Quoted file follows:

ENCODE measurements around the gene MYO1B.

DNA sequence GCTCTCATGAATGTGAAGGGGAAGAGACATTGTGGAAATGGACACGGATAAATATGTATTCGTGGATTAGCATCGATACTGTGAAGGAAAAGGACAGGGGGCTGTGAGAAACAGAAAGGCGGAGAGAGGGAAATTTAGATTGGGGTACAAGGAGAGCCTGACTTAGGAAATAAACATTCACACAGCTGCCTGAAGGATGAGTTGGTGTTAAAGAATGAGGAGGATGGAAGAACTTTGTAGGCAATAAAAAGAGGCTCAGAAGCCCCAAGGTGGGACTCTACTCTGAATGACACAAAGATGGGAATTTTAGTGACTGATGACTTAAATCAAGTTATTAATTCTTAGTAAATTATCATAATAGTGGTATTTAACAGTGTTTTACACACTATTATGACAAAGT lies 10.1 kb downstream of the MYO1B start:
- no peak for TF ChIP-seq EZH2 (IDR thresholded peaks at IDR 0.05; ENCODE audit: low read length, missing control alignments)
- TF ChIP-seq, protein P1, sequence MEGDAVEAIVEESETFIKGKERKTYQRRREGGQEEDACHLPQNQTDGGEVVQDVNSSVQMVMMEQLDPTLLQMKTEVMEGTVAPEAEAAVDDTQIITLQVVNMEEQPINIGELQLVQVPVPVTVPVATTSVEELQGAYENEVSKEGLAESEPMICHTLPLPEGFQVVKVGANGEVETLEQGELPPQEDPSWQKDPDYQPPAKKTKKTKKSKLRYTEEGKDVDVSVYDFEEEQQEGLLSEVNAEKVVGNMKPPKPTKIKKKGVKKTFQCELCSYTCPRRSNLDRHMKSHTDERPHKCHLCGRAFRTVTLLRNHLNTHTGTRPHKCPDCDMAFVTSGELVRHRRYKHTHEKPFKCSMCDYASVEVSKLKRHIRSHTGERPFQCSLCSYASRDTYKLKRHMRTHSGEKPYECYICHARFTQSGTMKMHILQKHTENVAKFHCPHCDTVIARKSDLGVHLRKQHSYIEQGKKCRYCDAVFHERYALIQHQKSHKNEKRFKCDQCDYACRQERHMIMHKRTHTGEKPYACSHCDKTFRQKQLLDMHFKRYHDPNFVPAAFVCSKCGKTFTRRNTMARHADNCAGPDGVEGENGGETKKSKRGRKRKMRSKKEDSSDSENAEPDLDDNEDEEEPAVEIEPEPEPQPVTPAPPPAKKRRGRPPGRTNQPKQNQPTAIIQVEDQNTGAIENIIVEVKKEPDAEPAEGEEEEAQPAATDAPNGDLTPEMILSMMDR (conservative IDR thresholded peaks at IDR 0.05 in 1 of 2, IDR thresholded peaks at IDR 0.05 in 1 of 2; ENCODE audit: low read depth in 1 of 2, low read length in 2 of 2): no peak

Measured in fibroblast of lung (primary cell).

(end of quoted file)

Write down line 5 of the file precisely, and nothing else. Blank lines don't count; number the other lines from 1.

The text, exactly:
Measured in fibroblast of lung (primary cell).